The Northern Ireland Justice Minister Naomi Long has announced that she intends to strengthen the existing law to provide more comprehensive protection for children from sexual exploitation and to specifically ban the offence of “upskirting”.Continue reading
In addition to establishing the HIA Redress Board, the Historical Institutional Abuse (Northern Ireland) Act 2019 (the 2019 Act) also somewhat uniquely provided for the establishment of a permanent Commissioner for Survivors of Institutional Childhood Abuse.
Section 22 of the 2019 Act states that the principal aim of the Commissioner “…is to promote the interests of any person who suffered abuse while a child and while resident in an institution at some time between 1922 and 1995.”Continue reading
Just over a week after the NI Executive opened the process to appoint a full-time commissioner for victims and survivors of institutional abuse the Interim commissioner, Brendan McAllister, has come under further pressure to resign as a result of his role in the Catholic Church. It was known that he had started the process of becoming a Deacon in the Catholic Church and he recently took part in a service in St Peter’s church in his full clerical garb.
Brendan McAllister, the interim Commissioner for Victims appointed in the wake of the report of the Historical Institutional Abuse Inquiry (HIAI), has indicated he will not be stepping down after a serious breach in data regulations. He has issued an apology following the breach involving the identification of 250 survivors of historical abuse.
The Historical Institutional Abuse (Northern Ireland) Bill passed through the Commons yesterday before Parliament was dissolved in preparation for the December elections. This paves the way for the creation of a Redress Panel and the appointment of a Commissioner for Victims of residential Institutional abuse as recommended by Sir Anthony Hart in 2017.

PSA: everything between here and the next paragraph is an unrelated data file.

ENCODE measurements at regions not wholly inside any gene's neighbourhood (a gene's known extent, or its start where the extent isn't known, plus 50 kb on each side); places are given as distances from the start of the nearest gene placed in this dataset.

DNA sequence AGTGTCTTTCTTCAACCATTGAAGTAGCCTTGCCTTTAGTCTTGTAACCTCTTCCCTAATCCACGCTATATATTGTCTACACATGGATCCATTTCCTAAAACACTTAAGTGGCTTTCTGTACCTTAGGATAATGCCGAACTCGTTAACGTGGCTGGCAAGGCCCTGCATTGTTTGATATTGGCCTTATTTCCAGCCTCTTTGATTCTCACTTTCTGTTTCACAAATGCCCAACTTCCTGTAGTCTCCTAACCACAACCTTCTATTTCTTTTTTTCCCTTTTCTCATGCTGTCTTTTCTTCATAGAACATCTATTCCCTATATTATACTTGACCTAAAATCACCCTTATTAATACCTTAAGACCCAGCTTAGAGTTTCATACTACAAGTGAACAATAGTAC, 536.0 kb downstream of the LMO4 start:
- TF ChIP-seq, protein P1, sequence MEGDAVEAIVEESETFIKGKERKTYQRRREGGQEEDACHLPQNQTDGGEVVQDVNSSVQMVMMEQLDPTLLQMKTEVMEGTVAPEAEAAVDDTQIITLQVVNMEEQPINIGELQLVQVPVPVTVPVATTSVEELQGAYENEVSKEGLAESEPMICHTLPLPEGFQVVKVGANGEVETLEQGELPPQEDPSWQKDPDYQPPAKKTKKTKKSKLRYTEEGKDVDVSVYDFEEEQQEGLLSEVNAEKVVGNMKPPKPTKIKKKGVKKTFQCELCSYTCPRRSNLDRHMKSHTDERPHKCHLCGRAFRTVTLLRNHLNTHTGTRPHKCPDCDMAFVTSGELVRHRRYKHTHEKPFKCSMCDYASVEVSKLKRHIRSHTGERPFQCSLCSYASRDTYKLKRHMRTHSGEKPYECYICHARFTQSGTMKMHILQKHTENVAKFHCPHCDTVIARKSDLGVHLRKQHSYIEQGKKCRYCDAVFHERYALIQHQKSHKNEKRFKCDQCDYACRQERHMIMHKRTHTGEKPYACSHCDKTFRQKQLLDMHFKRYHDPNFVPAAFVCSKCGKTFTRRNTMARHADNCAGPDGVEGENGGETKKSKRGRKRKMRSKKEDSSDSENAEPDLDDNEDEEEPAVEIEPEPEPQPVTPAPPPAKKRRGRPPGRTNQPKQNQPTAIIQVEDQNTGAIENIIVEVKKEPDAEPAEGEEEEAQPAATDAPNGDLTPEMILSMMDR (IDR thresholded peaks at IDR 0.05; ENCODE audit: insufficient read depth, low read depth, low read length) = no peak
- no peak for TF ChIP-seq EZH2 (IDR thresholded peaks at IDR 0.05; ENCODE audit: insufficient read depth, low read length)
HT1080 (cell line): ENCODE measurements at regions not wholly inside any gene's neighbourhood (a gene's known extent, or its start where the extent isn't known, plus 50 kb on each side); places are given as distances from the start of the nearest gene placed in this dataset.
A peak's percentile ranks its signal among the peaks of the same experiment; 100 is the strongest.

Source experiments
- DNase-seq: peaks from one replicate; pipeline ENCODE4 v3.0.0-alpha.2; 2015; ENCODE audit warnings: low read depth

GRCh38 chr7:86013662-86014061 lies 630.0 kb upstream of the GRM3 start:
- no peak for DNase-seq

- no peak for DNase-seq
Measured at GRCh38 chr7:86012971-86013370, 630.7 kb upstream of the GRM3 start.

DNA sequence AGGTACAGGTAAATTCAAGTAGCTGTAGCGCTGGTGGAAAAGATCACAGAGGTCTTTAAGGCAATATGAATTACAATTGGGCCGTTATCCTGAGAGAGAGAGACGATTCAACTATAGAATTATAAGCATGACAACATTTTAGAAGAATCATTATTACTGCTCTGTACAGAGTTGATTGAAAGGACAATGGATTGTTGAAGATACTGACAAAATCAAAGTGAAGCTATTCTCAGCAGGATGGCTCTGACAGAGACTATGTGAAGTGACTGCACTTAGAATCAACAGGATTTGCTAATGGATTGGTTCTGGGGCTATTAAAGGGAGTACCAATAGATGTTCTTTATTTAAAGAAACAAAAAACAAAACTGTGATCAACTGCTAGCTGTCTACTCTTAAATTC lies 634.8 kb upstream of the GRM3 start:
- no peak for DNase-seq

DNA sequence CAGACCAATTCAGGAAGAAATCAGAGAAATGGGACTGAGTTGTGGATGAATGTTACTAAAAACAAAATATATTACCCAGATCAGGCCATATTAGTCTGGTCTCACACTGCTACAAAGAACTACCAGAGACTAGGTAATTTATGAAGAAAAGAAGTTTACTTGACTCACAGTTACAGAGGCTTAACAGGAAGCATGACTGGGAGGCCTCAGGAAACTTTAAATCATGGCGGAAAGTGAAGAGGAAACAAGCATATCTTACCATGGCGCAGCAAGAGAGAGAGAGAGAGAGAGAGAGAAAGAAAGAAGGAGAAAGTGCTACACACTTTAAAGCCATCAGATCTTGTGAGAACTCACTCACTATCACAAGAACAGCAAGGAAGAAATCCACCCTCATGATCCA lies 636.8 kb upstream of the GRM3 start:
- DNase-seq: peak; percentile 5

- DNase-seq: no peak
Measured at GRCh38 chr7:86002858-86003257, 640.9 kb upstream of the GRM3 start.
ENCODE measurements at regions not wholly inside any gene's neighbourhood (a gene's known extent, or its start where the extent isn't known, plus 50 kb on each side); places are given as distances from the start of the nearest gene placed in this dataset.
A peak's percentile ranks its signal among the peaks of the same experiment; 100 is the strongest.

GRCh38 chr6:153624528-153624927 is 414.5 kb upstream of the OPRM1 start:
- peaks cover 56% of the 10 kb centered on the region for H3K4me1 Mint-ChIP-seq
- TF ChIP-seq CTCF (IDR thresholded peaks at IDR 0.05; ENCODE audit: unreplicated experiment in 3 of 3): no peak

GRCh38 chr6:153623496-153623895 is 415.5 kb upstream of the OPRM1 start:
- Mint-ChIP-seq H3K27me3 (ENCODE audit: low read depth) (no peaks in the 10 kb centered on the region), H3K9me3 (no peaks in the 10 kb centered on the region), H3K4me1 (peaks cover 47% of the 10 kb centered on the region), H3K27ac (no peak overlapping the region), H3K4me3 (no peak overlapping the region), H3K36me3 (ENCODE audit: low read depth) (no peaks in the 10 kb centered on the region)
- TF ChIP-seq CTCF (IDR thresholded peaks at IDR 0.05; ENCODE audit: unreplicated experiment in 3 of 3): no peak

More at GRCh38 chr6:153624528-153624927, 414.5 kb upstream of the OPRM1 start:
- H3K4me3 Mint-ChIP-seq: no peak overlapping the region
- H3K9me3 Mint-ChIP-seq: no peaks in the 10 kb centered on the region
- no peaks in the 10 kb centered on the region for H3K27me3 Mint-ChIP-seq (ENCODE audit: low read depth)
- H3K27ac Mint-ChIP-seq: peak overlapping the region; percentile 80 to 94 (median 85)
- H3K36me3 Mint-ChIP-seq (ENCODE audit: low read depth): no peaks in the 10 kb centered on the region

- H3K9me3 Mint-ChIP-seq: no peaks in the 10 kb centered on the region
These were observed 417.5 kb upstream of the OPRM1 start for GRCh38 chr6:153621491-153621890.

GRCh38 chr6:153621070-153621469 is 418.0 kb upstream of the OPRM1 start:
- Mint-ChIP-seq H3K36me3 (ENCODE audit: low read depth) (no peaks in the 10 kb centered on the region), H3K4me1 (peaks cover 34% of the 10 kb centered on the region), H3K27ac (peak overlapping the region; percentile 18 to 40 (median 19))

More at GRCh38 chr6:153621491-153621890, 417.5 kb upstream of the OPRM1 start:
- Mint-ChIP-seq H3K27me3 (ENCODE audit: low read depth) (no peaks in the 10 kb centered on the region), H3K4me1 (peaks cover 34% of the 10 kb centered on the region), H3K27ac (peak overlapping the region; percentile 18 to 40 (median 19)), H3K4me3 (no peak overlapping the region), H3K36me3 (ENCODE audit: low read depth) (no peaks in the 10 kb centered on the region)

While the Queen’s speech delivered on Monday 14 October indicated a number of headline grabbing initiatives around the Brexit process and progress, education, security and so on there was a small section of interest to the Victims and Survivors of Institutional abuse.
Following his appointment to the Northern Ireland Office, Julian Smith has had meetings with different victims campaign groups over the ongoing stalemate in Northern Ireland. These meetings seem to have been more upbeat than previous meetings with his predecessor Karen Bradley and the victims groups have expressed confidence in the new Secretary of State.
Victims and survivors had lost confidence in Ms Bradley and had gone as far as to call for her resignation. They remain unhappy that the recommendations of the Historic Institutional Abuse Inquiry have not progressed into any tangible form over 2 ½ years since they were presented to the Executive.
Hot on the heels of our recent update there have been further developments in the campaign to push for implementation of the Historical Institutional Abuse Inquiry (HIAI) recommendations.
We have recently reported on the consultation process and the announcement by the Northern Ireland Civil Service that the results of the process had been passed to Secretary of State Karen Brady. More recently various representatives of the former residents of institutions have met with the Secretary of State to press for progress in the absence of the Executive. They were very angry at what they saw as further delay on the part of the Secretary of State. On her part the Secretary of State has confirmed that she sees the urgent need for implementation but she has asked the various political parties for comments on 15 questions around the implementation and recommendations. She also sees the need for the NI politicians to take ownership of the issue and wants it to be part of the discussions to reinstate the Executive.
The issue of delay in the implementation of the Historical Institutional Abuse Inquiry (HIAI) recommendations has continued to make the headlines in the last couple of weeks.
The first report published by IICSA in March 2018 related to child migration and it included a recommendation that HM Government establish a redress scheme for surviving former child migrants providing an equal award to every applicant on the basis they were all exposed to the risk of sexual abuse. This concept of being at risk of abuse even if abuse did not occur echoes the harm’s way payments included in the Lambeth Council Scheme and proposed in the Northern Ireland Redress Scheme.